Jo Walker-Meador

November 12, 2014

Jo Walker-Meador wasn’t sure she wanted to work for the Country Music Association when approached to become the organization’s first full-time employee in 1958. D Kilpatrick, manager of the Grand Ole Opry, approached Walker-Meador about working for the new association, formed by industry insiders to represent all facets of the country music industry.

“It seemed to me like a nothing job,” said Walker-Meador, reflecting back on her fateful decision. “But D convinced me. He was a pretty good salesman. He was sure I would love it.”

Three years later, Walker-Meador was promoted to executive director of the CMA—becoming one of the first women to head a top organization in the Nashville music industry. Guiding the CMA to its prominent leadership position in the international country music community, Walker-Meador became recognized as one of Music Row’s most important historical figures. She was elected to the Country Music Hall of Fame in 1995.

Walker-Meador reflected on her ground-breaking career in a program at the Country Music Hall of Fame and Museum as the 2014 honoree of the Louise Scruggs Memorial Forum, which recognizes a female music industry executive who, like the late Louise Scruggs, has had an indelible impact on music. The forum was established in 2007 by the Country Music Hall of Fame and Museum and the Gibson Foundation to explore issues relating to women working behind the scenes in the music industry.

Walker-Meador was born Edith Josephine Denning in Orlinda, Tennessee, on February 16, 1924. Raised in a family of eleven children during the Great Depression, Walker pitched in as her farming family relied on the land to make it through difficult times.

“I learned how to give and take, how to win some of the battles that come forth,” said Walker-Meador, whose last name combines those of her first and second husband. “But we had a lot of wonderful times. As it’s often said, we were poor, but we didn’t know we were poor. We had everything we needed, at a time when many people had to suffer. We grew everything, and we preserved for the winter, so we never went hungry. We always had clothes to wear, and every one of us graduated from high school.”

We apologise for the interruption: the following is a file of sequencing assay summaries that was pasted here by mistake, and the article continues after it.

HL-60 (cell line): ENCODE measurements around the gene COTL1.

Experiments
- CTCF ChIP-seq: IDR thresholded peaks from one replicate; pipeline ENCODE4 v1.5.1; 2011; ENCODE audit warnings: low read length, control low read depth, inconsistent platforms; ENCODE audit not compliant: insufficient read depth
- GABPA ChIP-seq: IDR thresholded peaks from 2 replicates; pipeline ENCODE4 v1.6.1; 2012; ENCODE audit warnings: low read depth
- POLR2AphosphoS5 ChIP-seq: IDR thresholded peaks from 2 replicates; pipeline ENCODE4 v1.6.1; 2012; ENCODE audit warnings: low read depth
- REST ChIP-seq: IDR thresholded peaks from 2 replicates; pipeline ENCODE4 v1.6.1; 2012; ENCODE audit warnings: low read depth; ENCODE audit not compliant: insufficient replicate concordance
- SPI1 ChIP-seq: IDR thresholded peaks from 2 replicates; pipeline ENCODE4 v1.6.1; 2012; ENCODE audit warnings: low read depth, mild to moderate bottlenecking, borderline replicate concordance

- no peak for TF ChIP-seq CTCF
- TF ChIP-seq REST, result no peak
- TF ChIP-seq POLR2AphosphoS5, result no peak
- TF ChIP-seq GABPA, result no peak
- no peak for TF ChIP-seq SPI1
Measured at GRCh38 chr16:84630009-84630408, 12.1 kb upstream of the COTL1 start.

Her father could sing—“or at least he thought he could, you could certainly hear him at church,” Walker-Meador said—and he played piano by ear. Otherwise, Walker-Meador didn’t come from a musical family, and no one in her family previously worked in entertainment.

“I didn’t listen to a lot of music when I was young,” she said. “We didn’t have a radio, and of course there was no television. I didn’t go to concerts. What I heard at church was all the music I knew. I knew I liked music, and I knew I liked Hank Williams.”

Walker-Meador loved playing basketball as a student, and her original ambition was to be a high school teacher and women’s basketball coach. Coming from such a large family, her parents could not afford to send their children to college, so Walker-Meador went to work in her late teens and saved for her education.

During World War II, she worked for Vultee Aircraft, sorting bolts, rivets, and screws at a Nashville factory that manufactured plane parts. At the same time, she attended Watkins Institute to learn shorthand, typing, spelling, and English. Using her newfound office skills, she left Vultee to join the office staff at a securities firm, while continuing her education at Peabody College in Nashville. In 1956, she worked for a gubernatorial candidate and, after that, for an entertainment company.

In 1958, during a Country Music Disc Jockeys Association meeting in Miami, a steering committee was formed to explore launching a trade organization to represent all sectors of the country music industry. That organization, the Country Music Association, opened in the fall of 1958 during the annual DJ Convention. Walker-Meador became the CMA’s first employee.

She characterized the CMA’s first board of directors as men of integrity who wanted country music to succeed, partly to help foster growth of their own businesses. “Rock music had started a couple of years before I went to work, and there was a lot of love for Elvis and many others,” Walker-Meador said. “The Top 40 format had become popular on radio, so there was an extremely limited number of records being played, and a lot of radio stations were dropping country music.”

The CMA hired Harry Stone, a former WSM executive, to become its first executive director, with Walker-Meador as the lone other employee at the time. “I didn’t resent not being asked to run the organization,” she said. “This was before women’s lib. I thought Harry was the perfect man for the job. He had the background for it.”

To raise money, the CMA staged benefit concerts in 1959 and 1960, but the shows weren’t as successful as hoped. With a lack of money for salary, Stone left the CMA, and Walker-Meador ran the office until she was named executive director in 1961.

“I just kind of grew into it,” Walker-Meador said. “The board members were my bosses, and I respected them, and I respected the people who helped CMA. I never felt I was doing it alone. I felt like we were doing it together.”

Eventually, the board wanted to honor country music’s most important figures, so the Country Music Hall of Fame was established in 1961. The board studied the Major League Baseball Hall of Fame, and its procedures for electing members. The CMA decided on qualifications, and a secret board of electors was created to nominate candidates and select new members. The first inductees to the Country Music Hall of Fame, in 1961, were Jimmie Rodgers, Fred Rose, and Hank Williams. In time, Walker-Meador was instrumental in expanding the number of electors who vote for induction into the Hall of Fame.